Sunday 9 September 2018

Movie Review: Stop-Loss (2008)

An examination of combat-induced post traumatic stress disorder and the added strain of an army forcibly re-enlisting soldiers, Stop-Loss shines a familiar light on the human cost of war.

During a tour of duty in Iraq, US Army Staff Sergeant Brandon King (Ryan Phillippe) leads his squad into an ambush. In the ensuing intense battle the squad suffers losses: Rodriguez (Victor Rasuk) is severely wounded, "Preacher" is killed, and Tommy Burgess (Joseph Gordon-Levitt) is traumatized. King storms a building to save his close friend Sergeant Steve Shriver (Channing Tatum), but in the process causes many civilian deaths, including women and children.

Back in their small Texas community of Brezos, King, Shriver and Burgess are celebrated as heroes. Shriver exhibits signs of PTSD and strikes his girlfriend Michelle (Abbie Cornish) while Burgess embarks on an alcohol-fuelled self-destructive path. King is keen to be discharged having fulfilled his Army obligations, but is shocked to receive a "stop-loss" order from Lieutenant Colonel Boot Miller (Timothy Olyphant) forcing him to serve another tour in Iraq. He refuses to comply and goes AWOL with Michelle's help. Shriver is caught between duty to his country and his friend's erratic actions.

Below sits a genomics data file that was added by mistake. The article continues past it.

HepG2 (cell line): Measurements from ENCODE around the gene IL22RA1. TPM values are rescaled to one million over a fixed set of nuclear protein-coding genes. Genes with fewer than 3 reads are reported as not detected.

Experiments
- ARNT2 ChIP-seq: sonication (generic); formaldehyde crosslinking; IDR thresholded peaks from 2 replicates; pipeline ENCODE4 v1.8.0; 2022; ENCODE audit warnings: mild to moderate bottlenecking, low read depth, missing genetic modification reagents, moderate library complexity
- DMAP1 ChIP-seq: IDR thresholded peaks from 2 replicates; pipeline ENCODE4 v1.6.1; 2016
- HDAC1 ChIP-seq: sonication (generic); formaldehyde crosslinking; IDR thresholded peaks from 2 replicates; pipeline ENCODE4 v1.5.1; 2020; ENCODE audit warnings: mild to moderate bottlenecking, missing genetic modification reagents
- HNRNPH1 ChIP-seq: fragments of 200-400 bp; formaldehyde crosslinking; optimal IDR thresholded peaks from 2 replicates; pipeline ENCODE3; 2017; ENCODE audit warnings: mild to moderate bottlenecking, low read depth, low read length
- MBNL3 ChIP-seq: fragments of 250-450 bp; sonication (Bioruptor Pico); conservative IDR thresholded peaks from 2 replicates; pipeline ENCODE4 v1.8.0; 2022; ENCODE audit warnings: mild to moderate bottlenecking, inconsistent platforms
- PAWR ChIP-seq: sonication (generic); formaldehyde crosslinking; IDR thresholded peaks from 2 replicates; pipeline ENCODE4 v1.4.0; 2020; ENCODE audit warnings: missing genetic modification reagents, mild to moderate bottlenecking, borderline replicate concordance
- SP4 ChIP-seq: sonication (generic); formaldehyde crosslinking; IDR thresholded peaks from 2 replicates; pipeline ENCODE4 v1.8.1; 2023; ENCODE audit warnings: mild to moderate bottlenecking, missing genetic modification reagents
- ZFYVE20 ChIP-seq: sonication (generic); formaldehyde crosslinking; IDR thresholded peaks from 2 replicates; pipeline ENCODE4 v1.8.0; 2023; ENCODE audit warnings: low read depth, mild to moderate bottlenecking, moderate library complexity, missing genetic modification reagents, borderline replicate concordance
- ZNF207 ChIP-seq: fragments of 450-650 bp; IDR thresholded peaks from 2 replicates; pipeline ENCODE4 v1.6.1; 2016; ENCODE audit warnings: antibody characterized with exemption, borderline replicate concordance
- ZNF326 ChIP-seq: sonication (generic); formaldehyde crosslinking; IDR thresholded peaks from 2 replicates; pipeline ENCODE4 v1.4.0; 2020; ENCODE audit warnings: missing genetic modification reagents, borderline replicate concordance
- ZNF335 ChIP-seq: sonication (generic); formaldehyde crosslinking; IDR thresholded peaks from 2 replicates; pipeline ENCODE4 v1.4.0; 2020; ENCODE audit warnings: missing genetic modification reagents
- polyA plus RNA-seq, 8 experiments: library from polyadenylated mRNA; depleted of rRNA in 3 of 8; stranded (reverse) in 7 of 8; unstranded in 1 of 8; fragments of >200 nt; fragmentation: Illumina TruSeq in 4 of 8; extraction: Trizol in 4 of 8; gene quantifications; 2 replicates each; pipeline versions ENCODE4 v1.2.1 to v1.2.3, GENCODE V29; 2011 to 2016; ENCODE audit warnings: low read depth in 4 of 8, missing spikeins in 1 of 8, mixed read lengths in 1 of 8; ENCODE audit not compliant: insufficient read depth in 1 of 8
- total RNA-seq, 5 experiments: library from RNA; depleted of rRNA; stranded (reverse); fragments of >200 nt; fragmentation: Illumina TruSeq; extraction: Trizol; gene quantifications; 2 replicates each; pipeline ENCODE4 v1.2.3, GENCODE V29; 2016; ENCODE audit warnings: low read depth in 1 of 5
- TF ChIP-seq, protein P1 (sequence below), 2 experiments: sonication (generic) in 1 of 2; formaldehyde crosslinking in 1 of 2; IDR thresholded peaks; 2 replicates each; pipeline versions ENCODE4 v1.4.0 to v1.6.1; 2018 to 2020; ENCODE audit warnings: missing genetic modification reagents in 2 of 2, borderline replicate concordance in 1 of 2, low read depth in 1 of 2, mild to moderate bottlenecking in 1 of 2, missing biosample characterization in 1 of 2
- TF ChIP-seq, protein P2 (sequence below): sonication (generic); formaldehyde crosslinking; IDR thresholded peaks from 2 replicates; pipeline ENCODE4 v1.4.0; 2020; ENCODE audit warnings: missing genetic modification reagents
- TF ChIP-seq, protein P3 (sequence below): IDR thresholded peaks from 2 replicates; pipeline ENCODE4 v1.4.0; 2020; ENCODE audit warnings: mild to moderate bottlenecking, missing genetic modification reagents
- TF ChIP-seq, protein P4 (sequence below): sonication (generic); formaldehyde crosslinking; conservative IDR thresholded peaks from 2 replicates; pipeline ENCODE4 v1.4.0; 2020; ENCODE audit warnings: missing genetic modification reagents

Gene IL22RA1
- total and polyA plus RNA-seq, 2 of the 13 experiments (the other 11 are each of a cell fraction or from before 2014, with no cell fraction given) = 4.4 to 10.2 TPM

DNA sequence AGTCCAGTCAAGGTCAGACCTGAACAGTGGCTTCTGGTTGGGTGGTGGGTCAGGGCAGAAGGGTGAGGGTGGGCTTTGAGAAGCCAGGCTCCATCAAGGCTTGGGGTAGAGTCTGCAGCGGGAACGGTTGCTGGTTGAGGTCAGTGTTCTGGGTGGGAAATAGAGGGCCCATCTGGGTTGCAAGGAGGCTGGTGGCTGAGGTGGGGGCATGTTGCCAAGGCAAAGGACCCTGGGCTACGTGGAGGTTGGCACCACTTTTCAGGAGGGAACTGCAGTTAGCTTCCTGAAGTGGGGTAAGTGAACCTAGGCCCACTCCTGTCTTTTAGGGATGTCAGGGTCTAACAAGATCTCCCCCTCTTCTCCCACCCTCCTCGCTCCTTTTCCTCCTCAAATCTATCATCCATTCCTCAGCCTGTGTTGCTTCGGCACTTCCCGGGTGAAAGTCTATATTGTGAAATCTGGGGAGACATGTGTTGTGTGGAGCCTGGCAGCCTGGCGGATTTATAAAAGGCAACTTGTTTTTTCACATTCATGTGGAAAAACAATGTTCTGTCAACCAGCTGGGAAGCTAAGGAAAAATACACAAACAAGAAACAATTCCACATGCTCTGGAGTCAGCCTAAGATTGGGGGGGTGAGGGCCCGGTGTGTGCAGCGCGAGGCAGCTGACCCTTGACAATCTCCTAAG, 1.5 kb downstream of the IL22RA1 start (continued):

Directed and co-written by Kimberly Peirce, Stop-Loss fulfils its earnest intention of revealing the trauma of war amplified by the dubious forced reenlistment practice, essentially conscription under another name. Arriving five years into the protracted and unpopular war, the film takes on an easy target and quickly sketches in young men believing they are doing the right thing coming back shell-shocked and jaded, only to be betrayed by the one institution they believed in.

After building a sturdy foundation with the opening battle and subsequent small-town hero's welcome, Stop-Loss stalls. Once King refuses his reenlistment orders and hits the road, the script loops around in lazy circles. As part of his search for a way out of his predicament King visits the badly wounded Rodriguez in a military hospital and Preacher's parents, useful war-is-hell narrative devices but perhaps not exactly what an AWOL Sergeant would do.

Momentum is further lost when Shriver re-emerges to try and reel in his friend, and the triangle of Michelle as Shriver's girl helping King in his escape remains rickety throughout, not helped by unconvincing emotional outbursts. Ryan Phillippe, Channing Tatum and Abbie Cornish are adequate in the stoic mid-range, but struggle in more expressive moments. A physical scuffle in a graveyard becomes a clumsy low point instead of a cathartic climax.

Stop-Loss revisits the well-worn physical and emotional losses of war, then stops.

All Ace Black Blog Movie Reviews are here.

No comments:

Post a Comment

We welcome reader comments about this post.